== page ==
For the past two decades, innovative scholarship has challenged the primacy of national histories, providing graduate students with methodological and theoretical tools for research projects that transcend spatial boundaries. Atlantic, transnational, and global studies have changed the way history is written; nevertheless, they face their own challenges. As more and more graduate programs offer training in Atlantic and World history, it is important for students to critically engage with the benefits and limitations of their specialization.
What is the future of Atlantic, transnational, and World history? What are their respective strengths and weaknesses, and their latent assumptions? What sort of innovative research is being done in these fields? How do the fields relate to each other?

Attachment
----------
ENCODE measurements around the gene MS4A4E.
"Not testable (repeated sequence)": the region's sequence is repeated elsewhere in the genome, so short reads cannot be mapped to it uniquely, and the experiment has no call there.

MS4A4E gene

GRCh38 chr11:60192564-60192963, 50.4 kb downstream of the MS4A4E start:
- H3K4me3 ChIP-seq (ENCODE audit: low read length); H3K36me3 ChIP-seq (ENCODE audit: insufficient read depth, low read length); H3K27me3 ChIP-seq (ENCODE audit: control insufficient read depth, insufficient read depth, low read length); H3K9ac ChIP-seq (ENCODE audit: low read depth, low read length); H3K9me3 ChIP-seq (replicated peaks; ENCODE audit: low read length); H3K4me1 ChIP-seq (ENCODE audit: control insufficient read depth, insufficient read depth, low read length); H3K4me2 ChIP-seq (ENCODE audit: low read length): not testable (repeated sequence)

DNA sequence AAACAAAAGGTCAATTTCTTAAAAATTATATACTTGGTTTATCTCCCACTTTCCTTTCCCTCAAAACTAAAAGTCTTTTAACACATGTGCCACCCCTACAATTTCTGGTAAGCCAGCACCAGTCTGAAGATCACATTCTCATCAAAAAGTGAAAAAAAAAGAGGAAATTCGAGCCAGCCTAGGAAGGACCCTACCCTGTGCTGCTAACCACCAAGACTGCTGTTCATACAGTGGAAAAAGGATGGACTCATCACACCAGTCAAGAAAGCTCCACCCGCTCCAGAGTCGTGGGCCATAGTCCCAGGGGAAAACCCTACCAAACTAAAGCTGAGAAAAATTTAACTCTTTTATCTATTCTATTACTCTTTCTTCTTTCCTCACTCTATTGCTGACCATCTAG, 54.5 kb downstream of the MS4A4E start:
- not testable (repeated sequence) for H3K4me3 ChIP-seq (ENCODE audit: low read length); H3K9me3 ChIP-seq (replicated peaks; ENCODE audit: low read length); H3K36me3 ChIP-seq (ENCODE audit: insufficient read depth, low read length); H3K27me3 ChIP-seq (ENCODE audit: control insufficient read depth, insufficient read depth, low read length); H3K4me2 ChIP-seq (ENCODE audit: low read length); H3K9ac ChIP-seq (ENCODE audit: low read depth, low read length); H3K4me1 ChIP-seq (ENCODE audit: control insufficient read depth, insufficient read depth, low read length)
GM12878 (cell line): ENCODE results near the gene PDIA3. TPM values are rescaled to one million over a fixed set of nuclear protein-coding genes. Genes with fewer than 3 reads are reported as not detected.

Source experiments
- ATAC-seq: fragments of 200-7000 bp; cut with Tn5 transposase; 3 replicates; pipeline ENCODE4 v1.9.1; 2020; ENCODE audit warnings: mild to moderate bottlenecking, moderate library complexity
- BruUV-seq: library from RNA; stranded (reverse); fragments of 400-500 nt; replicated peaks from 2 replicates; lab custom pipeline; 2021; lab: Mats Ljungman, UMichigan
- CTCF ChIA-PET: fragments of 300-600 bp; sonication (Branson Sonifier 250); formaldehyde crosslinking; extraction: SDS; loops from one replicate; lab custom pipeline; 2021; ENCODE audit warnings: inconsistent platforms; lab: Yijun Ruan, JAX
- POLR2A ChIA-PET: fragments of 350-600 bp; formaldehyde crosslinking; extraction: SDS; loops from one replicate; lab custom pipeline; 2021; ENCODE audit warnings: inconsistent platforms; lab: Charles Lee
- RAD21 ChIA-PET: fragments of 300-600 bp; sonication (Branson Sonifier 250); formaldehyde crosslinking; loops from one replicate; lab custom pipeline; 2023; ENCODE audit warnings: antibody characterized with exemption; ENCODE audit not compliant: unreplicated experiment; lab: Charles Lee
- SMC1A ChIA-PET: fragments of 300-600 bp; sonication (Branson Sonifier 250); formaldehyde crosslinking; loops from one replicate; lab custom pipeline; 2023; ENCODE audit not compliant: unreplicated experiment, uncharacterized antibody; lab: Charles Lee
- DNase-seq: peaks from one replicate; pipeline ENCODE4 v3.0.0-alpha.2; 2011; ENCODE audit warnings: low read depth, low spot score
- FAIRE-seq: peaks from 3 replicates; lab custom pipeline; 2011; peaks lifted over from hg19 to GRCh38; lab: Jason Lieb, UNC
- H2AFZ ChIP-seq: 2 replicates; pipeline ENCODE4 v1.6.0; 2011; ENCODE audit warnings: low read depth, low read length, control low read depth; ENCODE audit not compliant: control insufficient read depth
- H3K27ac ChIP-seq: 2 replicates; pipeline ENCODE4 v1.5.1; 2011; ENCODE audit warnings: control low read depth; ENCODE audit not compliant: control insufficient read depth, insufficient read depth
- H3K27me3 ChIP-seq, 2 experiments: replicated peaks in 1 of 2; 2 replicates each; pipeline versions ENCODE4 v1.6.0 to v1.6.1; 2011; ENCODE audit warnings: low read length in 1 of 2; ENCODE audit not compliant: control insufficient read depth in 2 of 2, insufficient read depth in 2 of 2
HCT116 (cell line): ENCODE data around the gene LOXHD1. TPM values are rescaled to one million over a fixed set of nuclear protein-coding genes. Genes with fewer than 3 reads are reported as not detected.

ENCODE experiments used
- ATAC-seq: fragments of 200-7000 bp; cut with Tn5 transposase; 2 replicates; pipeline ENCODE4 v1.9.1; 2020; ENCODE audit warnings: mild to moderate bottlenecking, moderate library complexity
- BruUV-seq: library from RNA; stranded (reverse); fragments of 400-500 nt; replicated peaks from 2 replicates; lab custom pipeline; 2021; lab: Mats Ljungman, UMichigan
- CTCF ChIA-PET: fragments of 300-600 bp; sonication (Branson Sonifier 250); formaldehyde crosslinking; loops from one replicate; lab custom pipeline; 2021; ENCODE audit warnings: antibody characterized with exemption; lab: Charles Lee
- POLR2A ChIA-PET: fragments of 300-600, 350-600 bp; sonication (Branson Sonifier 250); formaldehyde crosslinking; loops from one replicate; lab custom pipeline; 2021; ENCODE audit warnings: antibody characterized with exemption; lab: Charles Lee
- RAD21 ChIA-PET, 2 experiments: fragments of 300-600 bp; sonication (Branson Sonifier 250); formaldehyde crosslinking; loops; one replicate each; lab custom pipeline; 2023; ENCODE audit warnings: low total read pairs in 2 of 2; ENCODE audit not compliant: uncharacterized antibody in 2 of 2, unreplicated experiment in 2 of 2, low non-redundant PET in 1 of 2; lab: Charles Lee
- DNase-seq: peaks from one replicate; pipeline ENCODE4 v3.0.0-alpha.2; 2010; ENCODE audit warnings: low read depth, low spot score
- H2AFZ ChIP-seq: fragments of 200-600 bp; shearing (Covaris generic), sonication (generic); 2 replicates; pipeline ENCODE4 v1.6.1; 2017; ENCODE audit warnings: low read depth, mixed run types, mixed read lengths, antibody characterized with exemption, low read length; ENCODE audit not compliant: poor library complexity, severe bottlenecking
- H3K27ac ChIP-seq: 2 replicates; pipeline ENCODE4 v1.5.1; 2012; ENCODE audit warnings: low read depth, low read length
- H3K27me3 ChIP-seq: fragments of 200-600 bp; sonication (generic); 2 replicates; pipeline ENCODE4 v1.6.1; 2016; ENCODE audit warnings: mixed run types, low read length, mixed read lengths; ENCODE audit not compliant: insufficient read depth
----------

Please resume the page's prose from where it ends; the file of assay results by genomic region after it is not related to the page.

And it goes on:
These questions and more will be discussed at the “Beyond Borders: The Practice of Atlantic, Transnational, and World History” Graduate Conference.” The conference will be held at the University of Pittsburgh on April 11-12, 2015.
The conference will feature keynote addresses by Pierre Serna, director of the Institut d'histoire de la Révolution française in Paris and Jane Landers, the Gertrude Conaway Vanderbilt Professor of History at Vanderbilt University.
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